Phil Mickelson is now a six-time U.S. Open runner-up. (Halleran/Getty Images)
By: Fred Albers, PGA TOUR.COM Correspondent
It’s funny how the little things add up to determine a winner. Justin Rose had a pair of putts just topple into the cup on the front nine. He also got some bad fortune on the 14th hole. It was raining just hard enough to put on a rain suit. Rose looked uncomfortable with the jacket as he played a bunker shot and semi-shanked the ball out of the sand leading to bogey. His approach into the 15th was within a foot of funneling toward the cup; instead it caught a slope and spun to the front of the green. Every player in the field had similar occurrences over the course of 72 holes. The key is to give yourself the opportunity for good luck to occur. Rose withstood the bad breaks and took advantage of the good fortune leading to victory.
Merion: I don’t know if anyone, at the start of the week, truly understood just how difficult it’s become to stage the U.S. Open at Merion. People shared their homes to accommodate the championship. The players’ lounge was in somebody’s living room. The driving range was a half hour drive through traffic. People gave up their back yards so interviews could be conducted and their front yards to parking. Was it worth it? Will the U.S. Open return to Merion? That will be a discussion for USGA executives. The club would like to host the 2030 U.S. Open in observance of Bobby Jones grand slam.
Flagsticks: The wicker baskets took some getting used to this week. Players are accustomed to looking at the flags to determine wind direction and intensity. That wasn’t an option this week. There were some holes with grandstands that had flags attached and competitors were grateful for those opportunities. The wicker baskets were just one of the slight changes that took players out of their comfort zone.
Tiger’s woes: All you need to know about Tiger Woods’ U.S. Open is inconsistency. His scorecard shows 21 holes of bogey or higher. Yes, 21 holes. That’s bogey or higher 29 percent of the time. Was that inconsistency due to mechanics or injury? Tiger gives little personal injury information. Maybe he figures it’s bad form to make excuses or maybe he doesn’t want fellow competitors to acquire any insight. What we do know for certain is Tiger struggled with the speed of the greens for the second straight tournament. He never got the pace of his putts correct at the Memorial Tournament presented by Nationwide Insurance and did not this week either.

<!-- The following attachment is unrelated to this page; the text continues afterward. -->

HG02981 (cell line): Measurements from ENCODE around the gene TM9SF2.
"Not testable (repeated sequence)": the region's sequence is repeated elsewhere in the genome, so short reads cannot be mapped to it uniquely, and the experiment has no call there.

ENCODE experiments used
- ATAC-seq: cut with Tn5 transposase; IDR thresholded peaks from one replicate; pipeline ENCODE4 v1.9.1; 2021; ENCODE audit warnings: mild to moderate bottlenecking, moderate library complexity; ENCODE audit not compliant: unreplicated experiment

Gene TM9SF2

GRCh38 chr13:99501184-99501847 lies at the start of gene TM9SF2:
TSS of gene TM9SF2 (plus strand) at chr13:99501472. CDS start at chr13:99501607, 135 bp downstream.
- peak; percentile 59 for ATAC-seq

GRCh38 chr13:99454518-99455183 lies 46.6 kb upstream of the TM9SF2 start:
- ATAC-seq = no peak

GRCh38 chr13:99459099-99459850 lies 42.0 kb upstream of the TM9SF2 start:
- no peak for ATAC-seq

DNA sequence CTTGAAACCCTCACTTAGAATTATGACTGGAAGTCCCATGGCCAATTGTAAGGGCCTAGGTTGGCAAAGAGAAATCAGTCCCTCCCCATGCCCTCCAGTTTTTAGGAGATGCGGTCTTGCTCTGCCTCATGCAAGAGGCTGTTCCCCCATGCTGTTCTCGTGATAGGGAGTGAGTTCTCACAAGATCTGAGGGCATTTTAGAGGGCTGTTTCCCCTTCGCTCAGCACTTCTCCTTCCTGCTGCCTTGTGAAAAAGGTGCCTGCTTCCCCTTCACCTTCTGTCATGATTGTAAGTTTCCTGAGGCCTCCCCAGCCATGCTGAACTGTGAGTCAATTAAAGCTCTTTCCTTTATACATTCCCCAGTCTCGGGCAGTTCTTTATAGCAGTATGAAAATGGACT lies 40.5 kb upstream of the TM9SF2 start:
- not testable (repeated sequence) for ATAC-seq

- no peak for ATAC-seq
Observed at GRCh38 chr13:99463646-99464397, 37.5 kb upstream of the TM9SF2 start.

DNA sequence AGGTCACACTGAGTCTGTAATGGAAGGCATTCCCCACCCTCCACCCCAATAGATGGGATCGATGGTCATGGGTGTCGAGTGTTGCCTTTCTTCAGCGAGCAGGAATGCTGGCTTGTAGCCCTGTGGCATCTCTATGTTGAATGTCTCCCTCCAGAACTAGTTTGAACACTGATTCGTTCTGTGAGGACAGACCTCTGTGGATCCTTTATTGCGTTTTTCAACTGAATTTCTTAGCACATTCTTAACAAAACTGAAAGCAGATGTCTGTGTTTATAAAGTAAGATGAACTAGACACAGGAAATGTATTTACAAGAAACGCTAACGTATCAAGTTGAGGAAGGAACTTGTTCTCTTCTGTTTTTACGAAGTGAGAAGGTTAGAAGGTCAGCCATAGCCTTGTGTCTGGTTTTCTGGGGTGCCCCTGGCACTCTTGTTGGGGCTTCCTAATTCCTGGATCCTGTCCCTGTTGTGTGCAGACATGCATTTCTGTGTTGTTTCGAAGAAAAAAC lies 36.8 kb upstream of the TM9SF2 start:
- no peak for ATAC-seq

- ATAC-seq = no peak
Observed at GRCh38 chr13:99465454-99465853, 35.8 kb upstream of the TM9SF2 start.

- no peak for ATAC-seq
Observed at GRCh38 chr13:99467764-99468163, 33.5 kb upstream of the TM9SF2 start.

Set-up: This week was a return to yesteryear for the U. S. Open. Players had become accustomed to Executive Director Mike Davis’ “graduated rough.” That was not the case this week. Golf balls that missed the fairway by a yard were buried deep in the grass. What did players think of the setup? Zach Johnson was very critical, Phil Mickelson called it “the best setup to an Open course he’d ever seen.” The penal set up was thought necessary to offset a lack of length at Merion.
Runner-up: Phil Mickelson is the most creative player on the PGA TOUR. His mind sees shots nobody else can. That creativity allowed him to hole out a 76-yard wedge from the rough. Mickelson arrived at the U.S. Open with a fifth wedge and without a driver. He also may be the most aggressive player in golf. Mickelson sailed a wedge over the green at the 126-yard 13th, leading to bogey. He has a record six U.S. Open runner-up finishes. Maybe he is too aggressive to win the U.S. Open, or maybe he is just star-crossed when it comes to our national championship. Shakespeare wrote the fault “lies not in the stars but in ourselves.” Mickelson hit 15 greens in the final round but made just one birdie putt.
Bogeys: Raymond Floyd once said there are more bogeys made in the final round of the U.S. Open than any tournament on earth. The final round was filled with strange shots. Steve Stricker shanked a ball. Luke Donald hit a volunteer in the head with a wayward shot and played the next four holes in 5 over. Phil Mickelson did not make a double bogey all week and had two of them in a three-hole stretch. The combination of a difficult golf course and pressure led to unlikely results.
Winner, winner: On Wednesday I wrote:
“I like Justin Rose. His combination of length and accuracy means lots of wedges into greens and Rose ranks second on TOUR in approaches between 50-125 yards, hitting it an average distance of 14 feet 3 inches.
“Keep Calm and Carry On. Justin Rose wins the U.S. Open.”
Fred Albers is a course reporter for SiriusXM PGA TOUR Radio. For more information on SiriusXM PGA TOUR Radio, click here